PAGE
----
It all started with Coca-Cola, though no one seemed to be able to decide if the CEO’s pay had gone down by 33% or 16% (neither, as it happens). Then there was Sprint, then Chrysler, Heinz, GE, IBM, eBay. Pretty soon my e-mail inbox was filling up with news stories about declining CEO pay. Poor, hard done-by US CEOs, I thought. But then I began to suspect that these stories – it’s much more newsworthy to report a decline in a CEO’s pay package than a 3.9% increase – might not reflect reality. After all, while the US stock market was hardly bullish last year, it wasn’t entirely bearish either.
So I checked a few of those figures.
Let’s start with Coca-Cola. Headline figures show that pay declined by 32% if you include the increase in pension, and 17% if you exclude it. The increase in pension is often excluded from what is called SEC Total Compensation (it’s the total figure the SEC mandates) because it does not represent decisions made by the remuneration committee. Well, not this remuneration committee, perhaps, but the accrual rates for the pension were certainly set by a Coca-Cola remuneration committee, at some point, and CEO Muhtar Kent’s pension increased by about $8 or $9m in two of the last three years disclosed, and that’s just the increase, his total pension is worth around $33.5m, so even if his pay did go down, his financial security is… well, secure. His pension did not increase by as much in 2013, and his cash bonus declined. Everything else basically stayed the same, thus the decrease. Except that in reality, the decrease was much, much larger. Twice as large in fact.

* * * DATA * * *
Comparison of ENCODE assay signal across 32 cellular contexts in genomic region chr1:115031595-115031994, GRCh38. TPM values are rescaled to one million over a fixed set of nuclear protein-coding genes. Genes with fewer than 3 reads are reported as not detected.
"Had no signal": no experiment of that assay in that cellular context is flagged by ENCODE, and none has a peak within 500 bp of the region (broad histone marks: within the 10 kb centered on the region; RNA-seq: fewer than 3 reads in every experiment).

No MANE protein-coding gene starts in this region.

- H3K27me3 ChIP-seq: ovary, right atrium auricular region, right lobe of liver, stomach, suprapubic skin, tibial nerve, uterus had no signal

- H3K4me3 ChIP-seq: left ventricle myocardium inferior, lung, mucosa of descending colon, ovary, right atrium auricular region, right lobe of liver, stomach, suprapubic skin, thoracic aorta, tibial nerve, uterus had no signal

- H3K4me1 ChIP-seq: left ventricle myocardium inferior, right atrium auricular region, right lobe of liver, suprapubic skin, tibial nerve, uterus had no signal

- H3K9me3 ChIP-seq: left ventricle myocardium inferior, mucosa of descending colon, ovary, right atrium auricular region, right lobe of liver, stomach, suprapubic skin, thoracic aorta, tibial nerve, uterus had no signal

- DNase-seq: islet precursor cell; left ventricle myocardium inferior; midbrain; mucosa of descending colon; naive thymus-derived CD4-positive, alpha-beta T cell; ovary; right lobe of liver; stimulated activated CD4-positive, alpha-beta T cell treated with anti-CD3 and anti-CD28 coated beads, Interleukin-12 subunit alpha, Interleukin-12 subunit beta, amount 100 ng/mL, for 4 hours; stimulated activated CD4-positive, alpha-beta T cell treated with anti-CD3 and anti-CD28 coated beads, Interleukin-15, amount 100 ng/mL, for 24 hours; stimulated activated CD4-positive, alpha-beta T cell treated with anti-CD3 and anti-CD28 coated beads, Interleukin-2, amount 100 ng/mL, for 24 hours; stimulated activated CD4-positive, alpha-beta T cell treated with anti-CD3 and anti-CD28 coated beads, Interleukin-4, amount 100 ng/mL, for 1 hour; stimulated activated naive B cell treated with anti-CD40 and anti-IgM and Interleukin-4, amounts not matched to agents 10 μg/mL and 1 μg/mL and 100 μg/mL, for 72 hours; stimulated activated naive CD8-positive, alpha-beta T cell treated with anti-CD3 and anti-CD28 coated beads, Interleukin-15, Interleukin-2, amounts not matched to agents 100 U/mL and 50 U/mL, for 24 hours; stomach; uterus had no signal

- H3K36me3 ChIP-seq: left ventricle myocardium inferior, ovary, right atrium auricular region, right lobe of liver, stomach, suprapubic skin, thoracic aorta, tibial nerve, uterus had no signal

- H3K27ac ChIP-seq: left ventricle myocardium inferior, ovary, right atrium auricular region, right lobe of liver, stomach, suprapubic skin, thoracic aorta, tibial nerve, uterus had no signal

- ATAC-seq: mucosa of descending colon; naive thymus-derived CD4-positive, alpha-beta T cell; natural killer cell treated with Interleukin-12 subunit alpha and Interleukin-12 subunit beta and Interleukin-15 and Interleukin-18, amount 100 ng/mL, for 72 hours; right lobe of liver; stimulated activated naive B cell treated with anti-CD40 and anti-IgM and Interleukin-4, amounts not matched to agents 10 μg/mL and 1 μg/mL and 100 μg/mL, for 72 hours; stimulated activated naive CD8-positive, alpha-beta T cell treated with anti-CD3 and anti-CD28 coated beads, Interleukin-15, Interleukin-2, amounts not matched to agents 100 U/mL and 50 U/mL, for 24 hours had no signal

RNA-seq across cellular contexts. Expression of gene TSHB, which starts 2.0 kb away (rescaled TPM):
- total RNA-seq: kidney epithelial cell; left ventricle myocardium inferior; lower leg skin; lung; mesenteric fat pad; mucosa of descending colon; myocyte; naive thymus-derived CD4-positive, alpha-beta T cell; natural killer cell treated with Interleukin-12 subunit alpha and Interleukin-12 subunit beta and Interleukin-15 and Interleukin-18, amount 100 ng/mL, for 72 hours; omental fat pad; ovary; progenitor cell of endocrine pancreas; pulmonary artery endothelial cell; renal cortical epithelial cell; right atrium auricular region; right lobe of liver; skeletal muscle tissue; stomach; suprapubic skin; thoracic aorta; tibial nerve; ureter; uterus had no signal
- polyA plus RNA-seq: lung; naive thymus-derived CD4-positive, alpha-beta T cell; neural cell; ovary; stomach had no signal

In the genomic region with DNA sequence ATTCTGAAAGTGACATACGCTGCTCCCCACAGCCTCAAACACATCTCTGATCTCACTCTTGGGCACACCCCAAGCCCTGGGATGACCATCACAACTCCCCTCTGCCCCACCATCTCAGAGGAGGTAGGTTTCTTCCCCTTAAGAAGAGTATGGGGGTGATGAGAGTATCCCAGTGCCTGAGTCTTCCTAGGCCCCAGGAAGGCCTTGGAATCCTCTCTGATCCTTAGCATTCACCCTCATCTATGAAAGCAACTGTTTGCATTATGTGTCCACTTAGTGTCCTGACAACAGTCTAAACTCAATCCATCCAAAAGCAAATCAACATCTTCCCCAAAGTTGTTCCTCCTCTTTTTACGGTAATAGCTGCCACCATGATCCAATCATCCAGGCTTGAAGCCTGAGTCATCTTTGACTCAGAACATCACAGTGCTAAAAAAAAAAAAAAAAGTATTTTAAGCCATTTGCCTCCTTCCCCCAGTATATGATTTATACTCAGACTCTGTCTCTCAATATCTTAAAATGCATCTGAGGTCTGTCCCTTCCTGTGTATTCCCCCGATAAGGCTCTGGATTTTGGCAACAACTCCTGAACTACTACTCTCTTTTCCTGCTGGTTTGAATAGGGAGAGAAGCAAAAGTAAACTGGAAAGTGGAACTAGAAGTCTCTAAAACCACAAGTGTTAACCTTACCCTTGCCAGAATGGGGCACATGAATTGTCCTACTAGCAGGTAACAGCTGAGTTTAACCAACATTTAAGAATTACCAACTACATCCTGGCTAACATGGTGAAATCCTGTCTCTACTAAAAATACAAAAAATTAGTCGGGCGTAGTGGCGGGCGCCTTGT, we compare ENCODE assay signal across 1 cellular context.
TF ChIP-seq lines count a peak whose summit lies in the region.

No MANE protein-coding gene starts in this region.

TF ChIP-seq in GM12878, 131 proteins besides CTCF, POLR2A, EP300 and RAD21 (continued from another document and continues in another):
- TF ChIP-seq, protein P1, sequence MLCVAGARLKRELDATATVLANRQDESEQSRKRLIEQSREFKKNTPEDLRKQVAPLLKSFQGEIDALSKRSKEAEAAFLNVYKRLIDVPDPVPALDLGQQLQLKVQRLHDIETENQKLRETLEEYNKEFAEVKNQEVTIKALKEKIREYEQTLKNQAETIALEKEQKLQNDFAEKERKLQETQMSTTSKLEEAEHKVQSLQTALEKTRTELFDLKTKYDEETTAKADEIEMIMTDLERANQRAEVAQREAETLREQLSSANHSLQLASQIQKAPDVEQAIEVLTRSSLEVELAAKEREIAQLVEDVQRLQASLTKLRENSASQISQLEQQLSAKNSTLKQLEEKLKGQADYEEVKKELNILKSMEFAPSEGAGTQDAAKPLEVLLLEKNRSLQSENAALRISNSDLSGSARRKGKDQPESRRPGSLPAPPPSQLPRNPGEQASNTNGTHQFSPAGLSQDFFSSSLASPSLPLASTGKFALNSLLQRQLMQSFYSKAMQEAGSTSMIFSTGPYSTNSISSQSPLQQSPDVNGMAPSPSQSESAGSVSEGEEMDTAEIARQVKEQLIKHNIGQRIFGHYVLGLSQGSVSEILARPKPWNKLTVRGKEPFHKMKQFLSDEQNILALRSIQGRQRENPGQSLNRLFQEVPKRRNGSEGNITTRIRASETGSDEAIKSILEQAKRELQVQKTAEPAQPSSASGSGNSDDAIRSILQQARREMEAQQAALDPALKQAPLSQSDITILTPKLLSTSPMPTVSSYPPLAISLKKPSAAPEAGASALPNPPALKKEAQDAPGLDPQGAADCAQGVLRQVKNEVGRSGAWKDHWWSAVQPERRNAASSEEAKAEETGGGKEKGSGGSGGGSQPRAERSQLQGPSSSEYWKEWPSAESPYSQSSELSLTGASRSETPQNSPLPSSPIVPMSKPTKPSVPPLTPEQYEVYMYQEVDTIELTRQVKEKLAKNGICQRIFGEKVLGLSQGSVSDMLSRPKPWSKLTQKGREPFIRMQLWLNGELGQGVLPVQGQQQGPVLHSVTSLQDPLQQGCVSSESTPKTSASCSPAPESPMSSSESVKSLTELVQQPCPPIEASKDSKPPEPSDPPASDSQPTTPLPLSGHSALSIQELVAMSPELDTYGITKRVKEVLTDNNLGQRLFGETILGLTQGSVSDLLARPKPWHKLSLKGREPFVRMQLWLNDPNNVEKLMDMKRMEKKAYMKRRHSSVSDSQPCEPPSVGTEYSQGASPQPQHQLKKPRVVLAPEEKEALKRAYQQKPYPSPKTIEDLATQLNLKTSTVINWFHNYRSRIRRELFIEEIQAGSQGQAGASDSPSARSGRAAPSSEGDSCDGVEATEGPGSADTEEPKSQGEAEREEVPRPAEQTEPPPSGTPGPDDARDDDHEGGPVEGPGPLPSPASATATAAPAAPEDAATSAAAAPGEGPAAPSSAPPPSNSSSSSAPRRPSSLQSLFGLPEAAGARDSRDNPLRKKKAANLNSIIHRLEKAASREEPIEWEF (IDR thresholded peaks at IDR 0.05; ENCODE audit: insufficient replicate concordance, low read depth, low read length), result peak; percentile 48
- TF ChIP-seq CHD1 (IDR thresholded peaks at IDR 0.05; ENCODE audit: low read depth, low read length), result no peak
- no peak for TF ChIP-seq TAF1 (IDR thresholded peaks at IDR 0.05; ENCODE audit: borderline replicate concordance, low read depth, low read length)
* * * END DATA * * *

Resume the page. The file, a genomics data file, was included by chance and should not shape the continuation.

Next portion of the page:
The headline figure includes an estimated value for stock options and other stock awards; a guess at what they might be worth when they vest. For this reason they can be a good indication of what the board thinks of a CEO in any particular year. In this case, the board seems to think no differently of him since the estimated value of these awards in 2012 and 2013 is virtually identical. But what shareholders are actually interested in is what Kent really made in 2013 compared to 2012 and whether this was tied to performance in any way.In this instance, it actually was. In 2012, in addition to salary bonus and that pension, Kent vested in around $4m worth of performance stock units (PSUs) because the target of compound annual growth in economic profit (which I happen to think is one of the best indicators of long-term value growth around) was exceeded. In 2013, the company missed the threshold and therefore no PSUs vested. Similarly, although performance against the annual financial metrics was satisfactory, the remuneration committee exercised its negative discretion and reduced bonuses from the maximum fairly substantially for all executives because of other factors. Interestingly, one of the other factors considered is sustainability. Coke aims to “embed sustainability-minded innovations into every aspect of its business, including sourcing ingredients, increasing beverage options, aspiring to be water neutral and recovering packages for recycling.”